Monday, July 13, 2015

The Amish Struggle for Their Own Schools


The words Amish schoolhouse give most of us an image of a small white frame building in a secluded rural spot, with children in Amish clothing playing ball or tag outside. That’s the most common image we have, especially of the Pennsylvania Amish—a very real image that I have often seen here in central Pennsylvania.

But Amish haven’t always had their own schools. Up until the late 40s, most rural children—both Amish and English—attended small local schools within walking distance of their homes. These were often one-or-two-room schoolhouses, sometimes with a single teacher. Farm children went to school in these setting through eighth grade, when it was common for only a few youngsters to go on to a high school. Many, if not most, quit school at this point to help support their families.

In the aftermath of World War II, the culture of the country changed. The key word for American culture became progress, and that concept included schools. Small, one-and-two-room rural schools were closed, large consolidated high schools built to serve families from a number of communities, and the idea of a small local school gradually disappeared.

In many areas with large Amish populations, the plans of state educational bodies and the needs of Amish families came into direct conflict. As long as their children could attend small local schools with neighboring farm children and quit school after eighth grade, the Amish were content to send their youngsters to public schools. But when it came to busing children long distances to spend the day studying subjects which their parents considered unnecessary or in opposition to their beliefs, Amish parents balked.

Did you know that in one fall term in the early 50s, over a hundred Amish parents in the Lancaster County area were jailed for the offense of refusing to send their children to consolidated schools? This was only one example of a peaceful struggle that went on for years as the Amish sacrificed themselves for the right to educate their children according to their beliefs. Sometimes the school boards and the Amish parents were able to come to a peaceful agreement, working out a compromise that allowed Amish youth to satisfy school requirements through supervised work experiences in Amish farms and businesses. In other areas, the struggle went on, with many school boards and state education departments determined to force the Amish to accept their standards while the Amish were as determined to hold onto their belief in living separate.

One particular incident and a simple photograph began to change the viewpoints of many Americas. This image of Amish children running into a cornfield to escape the bus which had arrived to forcibly take them to a regional school moved those who saw it so much that people began to question their assumptions. The photo was reprinted in a number of publications, and a groundswell of support began to build.

Finally, in 1972, the case of Wisconsin v. Yoder, with the support of many outside groups that supported religious freedom, the Supreme Court of the United States affirmed that Amish children could not be placed in compulsory education past the 8th grade. The ruling stated that the parents’ fundamental right to freedom of religion outweighed the state’s interest in educating its children. One justice commented upon the fact that the Amish system obviously worked, since no Amish person had ever become a burden to the state.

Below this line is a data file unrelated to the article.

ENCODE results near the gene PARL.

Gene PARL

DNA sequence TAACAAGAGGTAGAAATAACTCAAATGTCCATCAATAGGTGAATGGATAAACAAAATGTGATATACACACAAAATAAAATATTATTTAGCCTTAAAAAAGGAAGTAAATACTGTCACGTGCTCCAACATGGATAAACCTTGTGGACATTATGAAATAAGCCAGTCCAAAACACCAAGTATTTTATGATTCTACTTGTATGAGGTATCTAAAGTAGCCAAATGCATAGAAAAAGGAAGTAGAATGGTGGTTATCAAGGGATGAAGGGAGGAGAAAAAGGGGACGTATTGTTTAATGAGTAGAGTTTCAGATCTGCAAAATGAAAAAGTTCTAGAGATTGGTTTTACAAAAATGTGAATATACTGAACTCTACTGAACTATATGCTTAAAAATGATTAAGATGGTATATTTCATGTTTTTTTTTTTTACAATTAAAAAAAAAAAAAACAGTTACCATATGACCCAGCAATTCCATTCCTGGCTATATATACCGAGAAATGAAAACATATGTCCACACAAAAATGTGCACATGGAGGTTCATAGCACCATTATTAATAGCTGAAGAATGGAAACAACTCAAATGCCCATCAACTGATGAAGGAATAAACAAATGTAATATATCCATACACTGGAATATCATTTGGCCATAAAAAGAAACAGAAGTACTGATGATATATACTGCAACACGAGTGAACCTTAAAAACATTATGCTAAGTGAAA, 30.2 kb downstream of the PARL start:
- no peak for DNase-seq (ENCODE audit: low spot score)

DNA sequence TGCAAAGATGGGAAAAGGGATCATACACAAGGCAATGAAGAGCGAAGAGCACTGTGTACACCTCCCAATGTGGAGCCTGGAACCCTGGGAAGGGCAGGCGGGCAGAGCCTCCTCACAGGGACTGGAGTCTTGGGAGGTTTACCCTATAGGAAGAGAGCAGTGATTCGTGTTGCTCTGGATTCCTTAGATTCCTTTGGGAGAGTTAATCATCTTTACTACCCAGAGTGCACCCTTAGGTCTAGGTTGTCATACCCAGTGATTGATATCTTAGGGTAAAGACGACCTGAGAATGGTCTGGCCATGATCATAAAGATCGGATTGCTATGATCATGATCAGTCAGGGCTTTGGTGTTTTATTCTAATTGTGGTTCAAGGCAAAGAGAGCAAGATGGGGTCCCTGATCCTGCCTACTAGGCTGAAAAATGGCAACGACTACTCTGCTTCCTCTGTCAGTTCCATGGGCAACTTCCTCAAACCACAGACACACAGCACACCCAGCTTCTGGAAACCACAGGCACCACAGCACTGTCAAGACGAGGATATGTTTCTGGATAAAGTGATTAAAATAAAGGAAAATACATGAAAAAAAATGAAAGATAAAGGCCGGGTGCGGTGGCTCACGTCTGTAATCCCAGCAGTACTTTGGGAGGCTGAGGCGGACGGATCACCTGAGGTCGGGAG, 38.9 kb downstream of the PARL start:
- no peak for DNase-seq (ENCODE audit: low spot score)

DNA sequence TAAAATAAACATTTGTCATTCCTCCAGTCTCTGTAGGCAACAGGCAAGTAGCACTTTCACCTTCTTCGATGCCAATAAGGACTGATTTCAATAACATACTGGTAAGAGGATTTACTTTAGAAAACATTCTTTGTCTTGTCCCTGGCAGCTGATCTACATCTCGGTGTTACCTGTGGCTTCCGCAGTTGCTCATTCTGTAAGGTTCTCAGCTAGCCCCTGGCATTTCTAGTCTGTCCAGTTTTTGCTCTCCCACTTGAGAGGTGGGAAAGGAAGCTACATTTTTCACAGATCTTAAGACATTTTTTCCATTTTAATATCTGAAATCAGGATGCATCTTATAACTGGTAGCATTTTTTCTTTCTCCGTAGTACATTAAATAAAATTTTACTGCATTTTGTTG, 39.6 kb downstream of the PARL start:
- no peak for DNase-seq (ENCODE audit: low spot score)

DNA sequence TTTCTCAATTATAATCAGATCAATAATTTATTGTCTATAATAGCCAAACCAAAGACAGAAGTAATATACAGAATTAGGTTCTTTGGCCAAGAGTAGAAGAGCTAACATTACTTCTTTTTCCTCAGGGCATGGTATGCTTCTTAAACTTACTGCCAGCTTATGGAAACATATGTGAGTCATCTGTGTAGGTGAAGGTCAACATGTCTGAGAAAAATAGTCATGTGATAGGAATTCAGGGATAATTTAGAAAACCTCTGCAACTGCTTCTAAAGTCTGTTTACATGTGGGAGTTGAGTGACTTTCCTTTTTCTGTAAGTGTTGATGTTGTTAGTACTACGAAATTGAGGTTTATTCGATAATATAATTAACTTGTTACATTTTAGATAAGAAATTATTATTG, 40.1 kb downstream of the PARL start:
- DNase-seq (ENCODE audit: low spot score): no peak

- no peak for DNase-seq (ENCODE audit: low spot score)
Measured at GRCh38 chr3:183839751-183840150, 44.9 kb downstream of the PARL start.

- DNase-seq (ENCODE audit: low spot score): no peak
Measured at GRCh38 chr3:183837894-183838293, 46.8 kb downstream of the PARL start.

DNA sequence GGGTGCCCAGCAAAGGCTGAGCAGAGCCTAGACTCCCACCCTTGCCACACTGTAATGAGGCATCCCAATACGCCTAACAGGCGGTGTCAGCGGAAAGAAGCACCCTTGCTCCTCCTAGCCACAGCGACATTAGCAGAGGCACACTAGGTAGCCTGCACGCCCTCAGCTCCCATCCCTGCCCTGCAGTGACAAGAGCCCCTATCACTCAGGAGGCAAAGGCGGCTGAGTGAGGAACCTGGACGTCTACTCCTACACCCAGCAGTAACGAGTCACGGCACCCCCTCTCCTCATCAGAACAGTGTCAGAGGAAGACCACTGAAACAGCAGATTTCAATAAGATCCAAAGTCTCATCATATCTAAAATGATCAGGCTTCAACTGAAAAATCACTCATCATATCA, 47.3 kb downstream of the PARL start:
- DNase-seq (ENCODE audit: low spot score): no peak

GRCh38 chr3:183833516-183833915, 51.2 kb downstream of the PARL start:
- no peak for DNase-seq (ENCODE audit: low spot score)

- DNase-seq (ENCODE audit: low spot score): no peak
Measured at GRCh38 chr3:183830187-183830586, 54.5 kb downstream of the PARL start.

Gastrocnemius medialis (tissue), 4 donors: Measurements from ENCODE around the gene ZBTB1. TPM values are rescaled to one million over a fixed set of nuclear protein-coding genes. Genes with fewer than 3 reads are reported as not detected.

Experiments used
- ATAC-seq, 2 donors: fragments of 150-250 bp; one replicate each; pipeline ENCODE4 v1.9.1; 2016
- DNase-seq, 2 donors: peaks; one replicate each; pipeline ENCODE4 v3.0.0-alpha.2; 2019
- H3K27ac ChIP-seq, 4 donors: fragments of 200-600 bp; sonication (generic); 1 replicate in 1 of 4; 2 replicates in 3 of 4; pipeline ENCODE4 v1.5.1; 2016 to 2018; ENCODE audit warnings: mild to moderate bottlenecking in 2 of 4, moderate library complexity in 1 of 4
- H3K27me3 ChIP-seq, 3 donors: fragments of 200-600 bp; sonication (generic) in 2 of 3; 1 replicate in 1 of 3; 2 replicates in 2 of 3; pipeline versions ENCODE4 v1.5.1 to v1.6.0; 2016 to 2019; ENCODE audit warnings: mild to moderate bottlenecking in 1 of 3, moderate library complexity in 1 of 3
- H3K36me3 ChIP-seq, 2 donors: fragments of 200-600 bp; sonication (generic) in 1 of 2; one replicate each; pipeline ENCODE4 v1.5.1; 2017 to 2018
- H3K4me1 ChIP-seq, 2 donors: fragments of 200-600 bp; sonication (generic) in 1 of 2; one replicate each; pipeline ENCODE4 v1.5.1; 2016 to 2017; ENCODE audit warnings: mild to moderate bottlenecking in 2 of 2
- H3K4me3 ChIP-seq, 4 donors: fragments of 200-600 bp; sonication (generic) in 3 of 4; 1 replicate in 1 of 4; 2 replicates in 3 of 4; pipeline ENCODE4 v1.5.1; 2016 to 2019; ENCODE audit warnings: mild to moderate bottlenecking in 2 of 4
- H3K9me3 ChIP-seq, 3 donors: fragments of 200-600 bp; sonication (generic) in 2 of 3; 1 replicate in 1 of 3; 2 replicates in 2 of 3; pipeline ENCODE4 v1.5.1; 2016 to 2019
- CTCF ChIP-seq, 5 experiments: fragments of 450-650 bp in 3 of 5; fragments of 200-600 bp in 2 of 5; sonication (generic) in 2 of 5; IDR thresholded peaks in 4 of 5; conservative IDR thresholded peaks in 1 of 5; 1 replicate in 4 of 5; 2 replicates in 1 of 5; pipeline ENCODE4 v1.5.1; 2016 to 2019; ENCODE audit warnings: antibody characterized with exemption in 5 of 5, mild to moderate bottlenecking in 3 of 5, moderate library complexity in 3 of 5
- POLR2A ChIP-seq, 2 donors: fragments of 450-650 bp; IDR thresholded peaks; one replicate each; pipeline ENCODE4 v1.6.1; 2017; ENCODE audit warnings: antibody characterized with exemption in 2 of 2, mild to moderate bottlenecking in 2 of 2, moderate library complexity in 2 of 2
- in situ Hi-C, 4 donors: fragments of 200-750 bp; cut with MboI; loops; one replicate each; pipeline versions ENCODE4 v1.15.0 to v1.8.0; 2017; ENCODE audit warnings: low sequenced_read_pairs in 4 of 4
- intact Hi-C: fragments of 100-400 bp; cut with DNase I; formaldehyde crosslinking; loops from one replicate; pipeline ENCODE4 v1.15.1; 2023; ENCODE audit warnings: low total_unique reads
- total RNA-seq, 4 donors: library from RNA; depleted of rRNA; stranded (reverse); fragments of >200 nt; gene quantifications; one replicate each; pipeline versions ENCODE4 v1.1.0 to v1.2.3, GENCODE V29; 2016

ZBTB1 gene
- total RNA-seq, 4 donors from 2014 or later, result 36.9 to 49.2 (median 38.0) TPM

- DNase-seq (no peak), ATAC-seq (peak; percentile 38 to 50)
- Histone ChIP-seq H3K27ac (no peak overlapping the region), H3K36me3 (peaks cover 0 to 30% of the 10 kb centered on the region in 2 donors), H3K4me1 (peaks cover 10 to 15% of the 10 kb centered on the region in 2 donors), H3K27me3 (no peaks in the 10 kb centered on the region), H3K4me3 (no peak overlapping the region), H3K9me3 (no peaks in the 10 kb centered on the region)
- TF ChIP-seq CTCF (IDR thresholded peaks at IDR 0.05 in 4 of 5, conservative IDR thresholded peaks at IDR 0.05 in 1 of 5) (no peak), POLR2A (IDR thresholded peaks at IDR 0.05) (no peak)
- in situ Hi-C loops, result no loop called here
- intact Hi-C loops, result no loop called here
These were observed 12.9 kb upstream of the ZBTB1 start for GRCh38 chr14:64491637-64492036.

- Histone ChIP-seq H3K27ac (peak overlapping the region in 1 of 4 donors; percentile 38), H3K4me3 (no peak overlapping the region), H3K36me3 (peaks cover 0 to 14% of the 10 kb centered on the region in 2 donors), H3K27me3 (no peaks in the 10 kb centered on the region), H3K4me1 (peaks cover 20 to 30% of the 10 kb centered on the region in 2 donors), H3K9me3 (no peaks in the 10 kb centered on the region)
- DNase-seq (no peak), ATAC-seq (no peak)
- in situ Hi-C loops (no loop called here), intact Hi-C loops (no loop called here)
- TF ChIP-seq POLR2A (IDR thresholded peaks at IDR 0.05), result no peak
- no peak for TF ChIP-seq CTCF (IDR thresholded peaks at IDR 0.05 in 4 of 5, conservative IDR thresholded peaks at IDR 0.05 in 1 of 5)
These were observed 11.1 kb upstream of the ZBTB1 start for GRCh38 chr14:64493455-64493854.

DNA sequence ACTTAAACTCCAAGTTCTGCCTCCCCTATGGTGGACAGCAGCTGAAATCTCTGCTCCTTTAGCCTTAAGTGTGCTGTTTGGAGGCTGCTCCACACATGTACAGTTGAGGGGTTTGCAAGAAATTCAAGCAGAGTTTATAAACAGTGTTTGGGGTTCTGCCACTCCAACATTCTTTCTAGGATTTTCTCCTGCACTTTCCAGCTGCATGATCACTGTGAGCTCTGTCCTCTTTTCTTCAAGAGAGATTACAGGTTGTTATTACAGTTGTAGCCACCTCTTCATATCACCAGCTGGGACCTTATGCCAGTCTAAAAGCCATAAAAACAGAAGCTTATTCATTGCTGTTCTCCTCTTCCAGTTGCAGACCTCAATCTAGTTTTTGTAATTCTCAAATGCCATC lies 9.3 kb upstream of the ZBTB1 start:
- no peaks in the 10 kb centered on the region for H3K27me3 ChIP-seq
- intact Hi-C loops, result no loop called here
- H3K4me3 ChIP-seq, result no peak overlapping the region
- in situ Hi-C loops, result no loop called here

My current book, THE RESCUED, Book Two of the Keepers of the Promise series, tells the story of one Amish mother willing to face imprisonment rather than abandon her beliefs.

As an Amish wife and mother struggles to hold her family together, a story from the past teaches her how to face her daily challenges with strength and love . . .

In modern day central Pennsylvania, Judith Wegler tries to heal the growing rift between her husband, Isaac, and his teenage brother Joseph—whom Judith and Isaac have raised as their own ever since both brothers lost their parents and siblings in a horrific fire. Meanwhile, Isaac’s hurtful silence about this tragic past has robbed Judith of any certainty of her husband’s love.

But when Judith’s grandmother gifts her with an antique study table, she discovers a hidden packet of letters that changes her life . . .

In 1953, widow Mattie Lapp fights against the county’s attempts to force Amish children to attend a consolidated public school, even if it means arrest and imprisonment. Mattie knows she can’t face this challenge alone, and turns to her late husband’s cousin Adam for help, but she’s terrified at the prospect of relying on someone else.

Now, as the two women’s stories converge, both must learn to stand up for their beliefs and to love again, even when it means risking their hearts . . .
Marta Perry is the author of over fifty inspirational novels, with more than six million copies of her books in print. A lifelong resident of rural Pennsylvania, she writes from her own Pennsylvania Dutch heritage and her deep familiarity with the Plain People in her current Amish novels.


  1. This was extremely interesting!

  2. What a fabulous reminder of the faith upon which our country was formed and the people willing to stand firm (and rule well) regarding that foundation.

  3. Thank you for sharing this fascinating post, Marta! I look forward to reading the Keepers of the Promise series.

    texaggs2000 at gmail dot com

  4. I loved this post, Marta. Thank you so much for the wonderful read!

  5. I loved reading this post, Marta! Thank you so much for sharing it.

  6. So glad you enjoyed reading about this fascinating period of Amish history. The Amish really gave a wonderful example of nonviolent resistance in this situation, remaining true to their beliefs no matter what it brought them.